Contrary to Fsk’s assertion that Hák postdates Eirm, it has been suggested that Hák was actually composed earlier (so Wadstein 1895a, 87-8 and von See 1963, 115-17; see also Ehrhardt 2002a). Von See argues this on three grounds: (1) Eyvindr’s conception of Valhǫll is more archaic (see also Kuhn 1954, 428-9); (2) certain phrases that the poems share are more appropriate in the context of Hák (Hák 5/6 = Eirm 2/1-2; Hák 14/3 = Eirm 5/3); and (3) the mixture of eddic verse forms in Hák is more skilful, and presumably the poet of Eirm did not understand the pattern he was imitating. Von See’s position has been countered in detail by Wolf (1969), who argues that the portrayal of Valhǫll is a polemical response to the portrayal in Eirm, and Marold (1972), who argues that the differing portrayals represent contemporaneous, contrasting views; cf. von See’s response (1981a, 522-5). Heinrichs (1990, 434 n. 8) and Kreutzer (1999a, 397) also reject von See’s arguments.

The poem has been seen as displaying a mixture of eddic and skaldic styles; some reminiscences of eddic poems are remarked in the Notes, and see Introduction to Þhorn Harkv for a list of eddic and skaldic qualities. In the analysis of Genzmer (1920, 159-62), the initial stanza is eddic in nature; sts 2-4 lead to the purely skaldic battle scene of sts 5-8; and the remaining, greater part of the poem is eddic. He sees in the stanzas in eddic style a reflection of what early Germanic panegyric must have been like. Wolff (1939, 30) similarly notes the correspondence between skaldic style and military content in sts 5-8, but suggests that the other stanzas are eddic in style because of their mythological content. Harkv, Eirm and Hák are not, in his view, similar because they represent an ancient form but because they are a related group of poems about a king, Haraldr, and two of his sons, for which a similar, mythological theme was selected. There is, at all events, a correlation between form and content. As Paasche (1916) and others have noted, málaháttr is the metre employed to narrate the battle scenes (sts 5 to 9/4), and ljóðaháttr is used for the rest (with minor exceptions: sts 2/1-4 and 3-4 are also in málaháttr).

On the basis of these differences of form and content, Sahlgren (1927-8, I, 88-90) would identify sts 3-9 as belonging to a separate composition, with one poem composed after the battle of Fitjar and the other after the king’s death. De Vries (1964-7, I, 143) takes a similar view, though he imagines that the two parts were combined by Eyvindr rather than a later poet, and that st. 21 is a later addition (ibid., 145 n.). CPB I, 262-6, sees sts 5-8 as separate. Even Finnur Jónsson (LH I, 452; similarly Harris 1984) entertains the possibility that the final stanza, if not the entire poem, was composed several years after Hákon’s death, since he is troubled by the observation that it seems to allude to the hard times in the years after Hákon’s fall, under the oppressive reign of Haraldr gráfeldr (see SnE 1848-87, III, 452; Müllenhoff 1870-99, V, 280; the last two stanzas are regarded by Lindquist 1929, 16, as a later addition). The unity of the poem is maintained by those who, like Olsen (1916a) and Lie (1957, 83-6), attempt to demonstrate its literary integrity, and Holm-Olsen (1961b) and Boyer (1990a, 201) believe it to have been composed shortly after the king’s death.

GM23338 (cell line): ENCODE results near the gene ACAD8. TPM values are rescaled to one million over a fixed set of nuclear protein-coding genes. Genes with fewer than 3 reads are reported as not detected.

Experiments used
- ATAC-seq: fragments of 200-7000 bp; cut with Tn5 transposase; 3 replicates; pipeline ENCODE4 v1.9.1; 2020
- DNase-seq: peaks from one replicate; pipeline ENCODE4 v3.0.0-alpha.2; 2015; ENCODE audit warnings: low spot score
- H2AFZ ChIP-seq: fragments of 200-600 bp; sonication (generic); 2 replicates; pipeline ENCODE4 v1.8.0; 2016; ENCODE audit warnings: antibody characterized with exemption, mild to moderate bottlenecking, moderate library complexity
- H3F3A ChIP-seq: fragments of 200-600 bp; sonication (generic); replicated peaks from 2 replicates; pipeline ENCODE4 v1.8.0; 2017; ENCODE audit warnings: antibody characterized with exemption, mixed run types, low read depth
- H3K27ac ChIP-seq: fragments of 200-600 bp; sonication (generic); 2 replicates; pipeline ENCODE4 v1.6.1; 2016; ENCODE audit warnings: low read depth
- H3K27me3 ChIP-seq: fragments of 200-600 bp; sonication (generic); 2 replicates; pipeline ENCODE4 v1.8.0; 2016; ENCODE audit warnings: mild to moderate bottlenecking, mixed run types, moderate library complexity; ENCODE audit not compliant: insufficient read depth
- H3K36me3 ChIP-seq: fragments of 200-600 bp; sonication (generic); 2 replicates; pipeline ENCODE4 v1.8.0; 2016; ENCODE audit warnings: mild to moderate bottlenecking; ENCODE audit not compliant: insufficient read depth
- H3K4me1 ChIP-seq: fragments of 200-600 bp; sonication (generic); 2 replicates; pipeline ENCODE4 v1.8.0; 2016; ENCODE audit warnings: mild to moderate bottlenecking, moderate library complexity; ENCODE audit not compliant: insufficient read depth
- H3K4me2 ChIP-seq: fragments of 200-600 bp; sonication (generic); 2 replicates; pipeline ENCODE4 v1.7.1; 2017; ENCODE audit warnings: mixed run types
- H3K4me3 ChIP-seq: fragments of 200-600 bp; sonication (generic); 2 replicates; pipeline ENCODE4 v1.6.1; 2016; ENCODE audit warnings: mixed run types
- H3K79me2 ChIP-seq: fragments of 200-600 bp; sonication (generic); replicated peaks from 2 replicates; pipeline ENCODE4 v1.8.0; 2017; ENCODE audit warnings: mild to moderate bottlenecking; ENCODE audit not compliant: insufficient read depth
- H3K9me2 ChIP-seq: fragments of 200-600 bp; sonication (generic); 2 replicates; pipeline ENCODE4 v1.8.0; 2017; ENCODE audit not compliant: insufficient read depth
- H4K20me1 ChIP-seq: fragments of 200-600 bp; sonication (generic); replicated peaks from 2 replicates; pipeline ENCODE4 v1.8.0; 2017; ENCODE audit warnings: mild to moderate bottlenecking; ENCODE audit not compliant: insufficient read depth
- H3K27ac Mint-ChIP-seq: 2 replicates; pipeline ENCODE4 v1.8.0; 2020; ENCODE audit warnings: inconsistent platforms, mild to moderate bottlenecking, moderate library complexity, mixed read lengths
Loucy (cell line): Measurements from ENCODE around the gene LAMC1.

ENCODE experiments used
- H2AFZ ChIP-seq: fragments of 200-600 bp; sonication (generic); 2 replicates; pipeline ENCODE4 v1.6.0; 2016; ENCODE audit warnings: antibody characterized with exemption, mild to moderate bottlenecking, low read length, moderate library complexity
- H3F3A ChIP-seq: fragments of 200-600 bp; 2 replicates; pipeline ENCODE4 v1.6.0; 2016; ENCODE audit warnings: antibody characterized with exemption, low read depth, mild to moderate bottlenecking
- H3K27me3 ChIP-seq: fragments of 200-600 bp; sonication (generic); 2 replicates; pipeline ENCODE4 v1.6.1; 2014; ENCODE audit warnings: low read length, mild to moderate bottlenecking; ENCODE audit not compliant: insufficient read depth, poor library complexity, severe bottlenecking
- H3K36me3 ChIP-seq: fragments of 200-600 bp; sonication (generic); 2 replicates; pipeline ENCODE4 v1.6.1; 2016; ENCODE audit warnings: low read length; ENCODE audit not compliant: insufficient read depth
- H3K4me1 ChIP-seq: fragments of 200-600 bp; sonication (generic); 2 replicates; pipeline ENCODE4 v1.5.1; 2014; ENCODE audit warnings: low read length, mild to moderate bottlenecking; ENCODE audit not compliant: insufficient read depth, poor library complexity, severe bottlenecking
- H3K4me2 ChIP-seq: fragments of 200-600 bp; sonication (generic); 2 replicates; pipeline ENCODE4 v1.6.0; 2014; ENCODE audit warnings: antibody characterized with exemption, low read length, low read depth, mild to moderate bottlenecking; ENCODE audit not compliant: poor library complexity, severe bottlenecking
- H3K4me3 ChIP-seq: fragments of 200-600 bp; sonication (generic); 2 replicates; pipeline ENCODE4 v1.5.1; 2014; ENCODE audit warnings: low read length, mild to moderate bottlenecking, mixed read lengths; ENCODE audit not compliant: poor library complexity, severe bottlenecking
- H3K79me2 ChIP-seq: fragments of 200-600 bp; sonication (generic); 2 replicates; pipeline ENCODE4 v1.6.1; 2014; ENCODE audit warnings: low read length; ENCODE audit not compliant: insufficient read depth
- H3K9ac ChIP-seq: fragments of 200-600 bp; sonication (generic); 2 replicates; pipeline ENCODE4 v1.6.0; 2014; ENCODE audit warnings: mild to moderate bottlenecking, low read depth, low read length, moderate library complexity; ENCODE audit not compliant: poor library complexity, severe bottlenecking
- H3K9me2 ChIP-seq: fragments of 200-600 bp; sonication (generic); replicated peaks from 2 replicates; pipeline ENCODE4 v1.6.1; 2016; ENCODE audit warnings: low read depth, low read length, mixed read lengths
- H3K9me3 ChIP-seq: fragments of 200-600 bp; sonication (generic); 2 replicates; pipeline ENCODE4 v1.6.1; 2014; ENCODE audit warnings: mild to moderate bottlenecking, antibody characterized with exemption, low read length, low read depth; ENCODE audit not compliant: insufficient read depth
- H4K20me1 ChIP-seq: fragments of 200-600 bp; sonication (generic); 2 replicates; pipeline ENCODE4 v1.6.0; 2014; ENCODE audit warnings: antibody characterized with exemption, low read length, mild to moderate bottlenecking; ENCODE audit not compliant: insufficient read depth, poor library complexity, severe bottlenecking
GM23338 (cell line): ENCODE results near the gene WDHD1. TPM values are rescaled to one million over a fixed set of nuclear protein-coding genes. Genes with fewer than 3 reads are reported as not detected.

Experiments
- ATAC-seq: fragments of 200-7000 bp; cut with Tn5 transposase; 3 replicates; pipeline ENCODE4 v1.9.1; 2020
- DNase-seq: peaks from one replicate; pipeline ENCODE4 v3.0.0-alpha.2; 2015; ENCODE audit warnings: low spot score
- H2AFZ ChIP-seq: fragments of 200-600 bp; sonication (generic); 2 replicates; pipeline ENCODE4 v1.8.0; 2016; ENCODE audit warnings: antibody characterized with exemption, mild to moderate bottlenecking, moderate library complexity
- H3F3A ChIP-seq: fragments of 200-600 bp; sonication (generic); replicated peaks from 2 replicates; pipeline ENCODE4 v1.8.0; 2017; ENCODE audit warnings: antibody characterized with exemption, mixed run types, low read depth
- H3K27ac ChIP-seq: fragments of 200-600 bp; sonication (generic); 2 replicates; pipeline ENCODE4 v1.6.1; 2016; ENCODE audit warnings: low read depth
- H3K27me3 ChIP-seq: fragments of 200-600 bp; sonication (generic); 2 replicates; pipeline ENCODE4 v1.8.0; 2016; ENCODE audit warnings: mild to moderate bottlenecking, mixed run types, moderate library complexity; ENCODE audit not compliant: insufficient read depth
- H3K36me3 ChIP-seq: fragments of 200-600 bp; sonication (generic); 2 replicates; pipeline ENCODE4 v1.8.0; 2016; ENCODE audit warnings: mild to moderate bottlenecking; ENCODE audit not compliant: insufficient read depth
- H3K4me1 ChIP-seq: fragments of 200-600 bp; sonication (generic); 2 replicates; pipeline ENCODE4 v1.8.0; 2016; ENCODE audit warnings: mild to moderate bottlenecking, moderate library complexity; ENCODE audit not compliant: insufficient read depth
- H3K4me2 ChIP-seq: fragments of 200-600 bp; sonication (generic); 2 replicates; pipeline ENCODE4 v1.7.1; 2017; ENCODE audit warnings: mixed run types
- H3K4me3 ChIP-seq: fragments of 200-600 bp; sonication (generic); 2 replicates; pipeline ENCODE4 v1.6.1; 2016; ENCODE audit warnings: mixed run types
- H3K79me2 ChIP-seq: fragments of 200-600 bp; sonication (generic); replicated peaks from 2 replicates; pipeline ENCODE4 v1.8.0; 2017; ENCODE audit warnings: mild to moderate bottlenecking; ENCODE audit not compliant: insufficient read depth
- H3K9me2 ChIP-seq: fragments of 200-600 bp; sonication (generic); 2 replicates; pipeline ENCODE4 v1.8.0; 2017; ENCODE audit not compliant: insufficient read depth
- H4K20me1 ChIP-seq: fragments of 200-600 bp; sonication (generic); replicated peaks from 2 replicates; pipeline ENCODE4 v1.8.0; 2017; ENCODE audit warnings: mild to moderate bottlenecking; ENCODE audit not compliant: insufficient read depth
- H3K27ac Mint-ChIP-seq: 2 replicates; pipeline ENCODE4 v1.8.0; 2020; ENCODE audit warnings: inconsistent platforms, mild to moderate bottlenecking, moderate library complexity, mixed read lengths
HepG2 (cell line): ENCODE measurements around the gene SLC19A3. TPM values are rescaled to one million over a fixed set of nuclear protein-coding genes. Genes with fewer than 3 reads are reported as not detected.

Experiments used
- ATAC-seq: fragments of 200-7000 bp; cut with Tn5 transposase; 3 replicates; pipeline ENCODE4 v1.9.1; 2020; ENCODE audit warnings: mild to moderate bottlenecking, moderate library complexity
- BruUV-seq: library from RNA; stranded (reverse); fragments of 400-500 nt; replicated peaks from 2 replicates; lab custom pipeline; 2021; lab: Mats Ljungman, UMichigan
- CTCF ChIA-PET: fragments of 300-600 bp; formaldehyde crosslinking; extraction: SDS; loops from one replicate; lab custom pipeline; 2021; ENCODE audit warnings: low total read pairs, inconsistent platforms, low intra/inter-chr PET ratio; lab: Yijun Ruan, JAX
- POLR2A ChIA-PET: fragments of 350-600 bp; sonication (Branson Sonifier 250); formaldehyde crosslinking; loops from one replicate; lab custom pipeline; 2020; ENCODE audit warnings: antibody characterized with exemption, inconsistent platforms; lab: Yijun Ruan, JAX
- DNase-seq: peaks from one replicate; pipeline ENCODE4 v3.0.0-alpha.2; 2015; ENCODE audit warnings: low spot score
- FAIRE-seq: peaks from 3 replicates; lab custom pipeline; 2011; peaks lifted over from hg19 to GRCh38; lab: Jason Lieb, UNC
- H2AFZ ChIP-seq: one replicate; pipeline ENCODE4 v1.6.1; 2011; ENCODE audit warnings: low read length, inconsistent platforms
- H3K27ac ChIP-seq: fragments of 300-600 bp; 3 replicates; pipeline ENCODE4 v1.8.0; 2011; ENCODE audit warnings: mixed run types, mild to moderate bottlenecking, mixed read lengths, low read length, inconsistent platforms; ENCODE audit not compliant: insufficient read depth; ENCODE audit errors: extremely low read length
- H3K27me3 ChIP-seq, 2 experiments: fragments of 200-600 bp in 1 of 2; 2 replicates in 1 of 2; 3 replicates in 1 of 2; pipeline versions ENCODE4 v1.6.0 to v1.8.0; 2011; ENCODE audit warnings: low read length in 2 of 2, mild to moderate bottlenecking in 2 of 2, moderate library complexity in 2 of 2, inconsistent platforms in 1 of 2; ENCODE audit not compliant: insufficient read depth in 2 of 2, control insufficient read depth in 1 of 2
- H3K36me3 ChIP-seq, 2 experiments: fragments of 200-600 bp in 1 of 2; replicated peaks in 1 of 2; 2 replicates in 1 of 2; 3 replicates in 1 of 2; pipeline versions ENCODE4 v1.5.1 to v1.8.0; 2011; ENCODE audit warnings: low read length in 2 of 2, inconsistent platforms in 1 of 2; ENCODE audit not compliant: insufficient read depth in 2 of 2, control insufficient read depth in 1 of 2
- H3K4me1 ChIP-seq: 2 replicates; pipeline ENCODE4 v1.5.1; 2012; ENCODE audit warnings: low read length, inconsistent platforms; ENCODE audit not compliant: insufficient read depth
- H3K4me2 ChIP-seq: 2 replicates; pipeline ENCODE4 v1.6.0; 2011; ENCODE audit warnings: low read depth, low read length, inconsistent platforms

The poem is preserved entire only in Hkr, where, as noted above, some stanzas are cited in full once and then again by first line or word. The Hkr mss used below are: Kˣ, the best paper transcript of Kringla (K), and the vellum F, both representing the ‘x’ branch of the stemma, while the ‘y’ branch is represented by the paper transcripts of Jǫfraskinna (J), J1ˣ and J2ˣ. Kˣ contains complete texts of all twenty-one stanzas, while F, J1ˣ and J2ˣ lack st. 7/2-8 and st. 8; J1ˣ and J2ˣ additionally lack st. 6/2-8. The text below is based on Kˣ. The stanzas only were copied from K into 761bˣ, with corrections (apparently from the ms.) and emendations in the hand of Árni Magnússon. This transcript is, understandably, in nearly complete agreement with Kˣ as regards substantive matters, but it supplies useful confirmation of the K readings. Stanzas 1-7, 19-20 are preserved in Fsk (the FskB transcripts FskBˣ, 51ˣ, 302ˣ and the FskA transcripts FskAˣ, 52ˣ, 301ˣ), but st. 16/4-6 is preserved in the FskA transcripts only, and st. 21 is in the FskB transcripts only. FskBˣ and FskAˣ are cited routinely in the Readings below. The other four transcripts have been examined for this edition, but are cited only for st. 16/4-6 (52ˣ and 301ˣ), and st. 21 (51ˣ and 302ˣ). Finally, sts 1, 4/5-8 and 14 are also cited in SnE (Skm); mss R, Tˣ, W, U and B contain all three citations, while C (which resembles R in regard to text) has st. 4/5-8 only.

The editio princeps is that of Peringskiöld (in Hkr 1697, I) though most stanzas (sts 1, 2/1-2, 10-21) appeared earlier in Bartholin (1689, 520-8), with Latin translation. The earliest translation into a modern language is Thomas Percy’s of 1763 (in Clunies Ross 2001a, 158-83), criticized by Herbert (1804). See Möbius (1856, 95, 101-6) and Cederström (1860, 5-6) for a record of other early editions and translations. Important editions of the poem by Möbius (1860, 232-4), Jón Helgason (1968, 23-8) and Krause (1990, 36-137) are routinely listed below, while others are cited in the Notes. Modern readers’ interest in this poem has been of long standing, producing a sizeable body of scholarship regarding it. The Notes can only very selectively represent that scholarship.